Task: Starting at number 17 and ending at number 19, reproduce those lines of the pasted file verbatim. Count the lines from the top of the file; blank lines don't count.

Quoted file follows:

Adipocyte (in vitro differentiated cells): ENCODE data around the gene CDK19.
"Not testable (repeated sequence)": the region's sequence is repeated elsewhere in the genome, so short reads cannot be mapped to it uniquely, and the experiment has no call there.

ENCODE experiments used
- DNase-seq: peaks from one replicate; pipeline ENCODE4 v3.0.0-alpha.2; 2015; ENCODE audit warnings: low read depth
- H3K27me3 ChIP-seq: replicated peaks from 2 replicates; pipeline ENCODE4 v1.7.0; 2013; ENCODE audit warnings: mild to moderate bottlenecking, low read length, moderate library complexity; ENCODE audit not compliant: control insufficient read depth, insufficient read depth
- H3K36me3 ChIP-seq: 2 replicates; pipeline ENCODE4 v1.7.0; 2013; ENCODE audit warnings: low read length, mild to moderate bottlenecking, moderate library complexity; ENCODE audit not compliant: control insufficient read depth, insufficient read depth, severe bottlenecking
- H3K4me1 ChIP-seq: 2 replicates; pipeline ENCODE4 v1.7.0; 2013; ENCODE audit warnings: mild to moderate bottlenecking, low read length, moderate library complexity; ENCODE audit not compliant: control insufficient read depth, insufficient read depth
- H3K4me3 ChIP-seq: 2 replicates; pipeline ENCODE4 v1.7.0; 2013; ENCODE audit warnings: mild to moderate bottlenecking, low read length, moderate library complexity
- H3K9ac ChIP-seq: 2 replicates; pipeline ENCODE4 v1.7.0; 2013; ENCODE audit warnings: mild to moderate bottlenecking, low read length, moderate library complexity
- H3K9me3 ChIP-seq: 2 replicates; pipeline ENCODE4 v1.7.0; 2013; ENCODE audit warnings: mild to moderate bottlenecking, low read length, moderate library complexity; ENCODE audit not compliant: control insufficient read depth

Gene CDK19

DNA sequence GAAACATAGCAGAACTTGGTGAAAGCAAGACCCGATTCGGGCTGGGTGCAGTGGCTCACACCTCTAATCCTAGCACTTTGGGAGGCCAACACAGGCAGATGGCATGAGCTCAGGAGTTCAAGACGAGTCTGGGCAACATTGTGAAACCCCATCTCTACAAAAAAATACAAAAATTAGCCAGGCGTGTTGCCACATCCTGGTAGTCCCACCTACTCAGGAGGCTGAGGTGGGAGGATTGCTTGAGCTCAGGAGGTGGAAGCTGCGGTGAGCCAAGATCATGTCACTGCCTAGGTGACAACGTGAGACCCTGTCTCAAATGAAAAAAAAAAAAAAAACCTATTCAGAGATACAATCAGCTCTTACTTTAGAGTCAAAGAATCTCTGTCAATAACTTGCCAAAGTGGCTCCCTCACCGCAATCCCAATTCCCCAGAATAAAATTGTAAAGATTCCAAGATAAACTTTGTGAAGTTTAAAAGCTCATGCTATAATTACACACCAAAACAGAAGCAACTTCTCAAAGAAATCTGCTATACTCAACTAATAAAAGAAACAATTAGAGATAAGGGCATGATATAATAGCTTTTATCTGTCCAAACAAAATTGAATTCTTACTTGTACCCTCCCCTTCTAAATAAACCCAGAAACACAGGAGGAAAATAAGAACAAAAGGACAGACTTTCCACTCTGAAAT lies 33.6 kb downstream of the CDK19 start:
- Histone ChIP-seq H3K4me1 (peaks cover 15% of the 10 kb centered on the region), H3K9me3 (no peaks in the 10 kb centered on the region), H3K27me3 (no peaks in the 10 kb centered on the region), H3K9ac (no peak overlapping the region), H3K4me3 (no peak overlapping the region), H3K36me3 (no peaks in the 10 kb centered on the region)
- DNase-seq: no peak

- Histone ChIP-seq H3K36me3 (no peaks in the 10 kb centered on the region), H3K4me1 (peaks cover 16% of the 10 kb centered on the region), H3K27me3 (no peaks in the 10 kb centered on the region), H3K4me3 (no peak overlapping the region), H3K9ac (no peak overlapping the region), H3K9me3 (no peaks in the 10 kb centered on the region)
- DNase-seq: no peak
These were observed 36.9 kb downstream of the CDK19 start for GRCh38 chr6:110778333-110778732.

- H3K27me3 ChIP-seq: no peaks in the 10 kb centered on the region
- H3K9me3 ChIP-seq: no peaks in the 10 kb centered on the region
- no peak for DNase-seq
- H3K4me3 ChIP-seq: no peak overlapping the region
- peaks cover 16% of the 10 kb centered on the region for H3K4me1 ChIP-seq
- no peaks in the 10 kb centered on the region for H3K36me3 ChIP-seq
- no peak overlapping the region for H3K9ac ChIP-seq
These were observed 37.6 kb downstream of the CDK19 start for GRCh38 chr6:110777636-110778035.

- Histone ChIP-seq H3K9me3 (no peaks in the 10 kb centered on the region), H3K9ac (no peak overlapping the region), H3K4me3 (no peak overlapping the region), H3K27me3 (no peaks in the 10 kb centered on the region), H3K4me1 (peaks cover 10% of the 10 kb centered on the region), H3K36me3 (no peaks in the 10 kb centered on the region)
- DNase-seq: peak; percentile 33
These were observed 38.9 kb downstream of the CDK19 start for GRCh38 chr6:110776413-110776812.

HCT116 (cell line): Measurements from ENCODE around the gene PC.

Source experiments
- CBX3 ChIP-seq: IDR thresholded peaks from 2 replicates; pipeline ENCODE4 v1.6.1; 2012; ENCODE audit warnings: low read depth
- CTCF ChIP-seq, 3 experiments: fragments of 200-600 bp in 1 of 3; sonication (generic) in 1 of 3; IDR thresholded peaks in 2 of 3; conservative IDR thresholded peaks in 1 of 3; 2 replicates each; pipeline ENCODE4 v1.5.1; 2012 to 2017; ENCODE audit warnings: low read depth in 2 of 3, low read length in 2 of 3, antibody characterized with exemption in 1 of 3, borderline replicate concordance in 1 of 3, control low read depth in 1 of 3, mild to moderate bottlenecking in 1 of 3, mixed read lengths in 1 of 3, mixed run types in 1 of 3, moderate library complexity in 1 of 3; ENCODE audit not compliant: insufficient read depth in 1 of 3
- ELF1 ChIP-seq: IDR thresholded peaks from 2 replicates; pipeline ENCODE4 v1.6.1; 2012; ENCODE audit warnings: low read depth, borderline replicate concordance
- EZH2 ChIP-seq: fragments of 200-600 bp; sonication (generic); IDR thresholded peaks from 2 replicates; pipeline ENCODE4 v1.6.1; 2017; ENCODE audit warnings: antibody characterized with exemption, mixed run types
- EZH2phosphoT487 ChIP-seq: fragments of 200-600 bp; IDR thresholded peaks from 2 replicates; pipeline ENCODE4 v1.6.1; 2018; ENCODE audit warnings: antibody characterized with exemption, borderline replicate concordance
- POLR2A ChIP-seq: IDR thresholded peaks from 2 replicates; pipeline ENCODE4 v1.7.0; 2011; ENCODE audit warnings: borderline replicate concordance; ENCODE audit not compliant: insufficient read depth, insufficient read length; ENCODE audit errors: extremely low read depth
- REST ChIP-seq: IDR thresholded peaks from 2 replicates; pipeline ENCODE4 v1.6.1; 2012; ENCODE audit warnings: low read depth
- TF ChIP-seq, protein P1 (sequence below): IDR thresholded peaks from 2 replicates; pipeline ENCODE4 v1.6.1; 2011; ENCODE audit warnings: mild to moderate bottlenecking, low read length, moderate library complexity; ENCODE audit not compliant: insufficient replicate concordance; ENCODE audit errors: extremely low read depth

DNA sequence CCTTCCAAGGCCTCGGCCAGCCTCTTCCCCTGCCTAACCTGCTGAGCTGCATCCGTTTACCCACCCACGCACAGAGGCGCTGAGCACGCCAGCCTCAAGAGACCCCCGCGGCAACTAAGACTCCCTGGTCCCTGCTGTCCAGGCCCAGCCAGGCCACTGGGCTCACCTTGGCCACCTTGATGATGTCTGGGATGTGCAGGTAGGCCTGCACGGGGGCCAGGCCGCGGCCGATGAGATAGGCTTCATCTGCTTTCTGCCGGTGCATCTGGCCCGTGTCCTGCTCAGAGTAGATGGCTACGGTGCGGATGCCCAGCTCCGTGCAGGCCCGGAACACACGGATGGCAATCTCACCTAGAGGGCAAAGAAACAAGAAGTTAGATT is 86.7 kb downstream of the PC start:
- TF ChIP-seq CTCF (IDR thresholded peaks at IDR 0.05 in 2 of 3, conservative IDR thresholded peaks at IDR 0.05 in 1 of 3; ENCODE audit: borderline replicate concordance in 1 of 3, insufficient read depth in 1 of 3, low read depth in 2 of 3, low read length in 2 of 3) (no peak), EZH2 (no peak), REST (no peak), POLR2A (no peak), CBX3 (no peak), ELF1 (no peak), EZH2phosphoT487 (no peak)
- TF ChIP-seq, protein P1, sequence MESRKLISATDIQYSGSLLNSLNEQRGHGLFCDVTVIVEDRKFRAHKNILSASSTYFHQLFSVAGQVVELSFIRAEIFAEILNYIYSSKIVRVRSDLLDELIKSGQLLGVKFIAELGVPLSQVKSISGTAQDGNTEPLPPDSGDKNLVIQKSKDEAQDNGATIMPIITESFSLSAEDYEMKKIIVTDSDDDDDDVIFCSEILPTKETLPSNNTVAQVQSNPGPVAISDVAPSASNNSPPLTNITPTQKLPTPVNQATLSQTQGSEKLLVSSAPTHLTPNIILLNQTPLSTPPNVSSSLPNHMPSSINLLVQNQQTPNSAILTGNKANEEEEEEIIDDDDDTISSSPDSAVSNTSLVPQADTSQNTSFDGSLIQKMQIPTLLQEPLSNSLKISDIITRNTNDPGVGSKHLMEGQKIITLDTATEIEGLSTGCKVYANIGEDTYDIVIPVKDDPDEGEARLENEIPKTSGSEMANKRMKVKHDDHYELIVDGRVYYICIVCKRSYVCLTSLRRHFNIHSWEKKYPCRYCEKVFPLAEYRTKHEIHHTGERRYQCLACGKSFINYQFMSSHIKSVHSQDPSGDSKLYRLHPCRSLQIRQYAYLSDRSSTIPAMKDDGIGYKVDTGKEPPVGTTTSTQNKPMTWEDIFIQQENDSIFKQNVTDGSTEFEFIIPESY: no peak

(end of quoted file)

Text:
These were observed 36.9 kb downstream of the CDK19 start for GRCh38 chr6:110778333-110778732.

- H3K27me3 ChIP-seq: no peaks in the 10 kb centered on the region
- H3K9me3 ChIP-seq: no peaks in the 10 kb centered on the region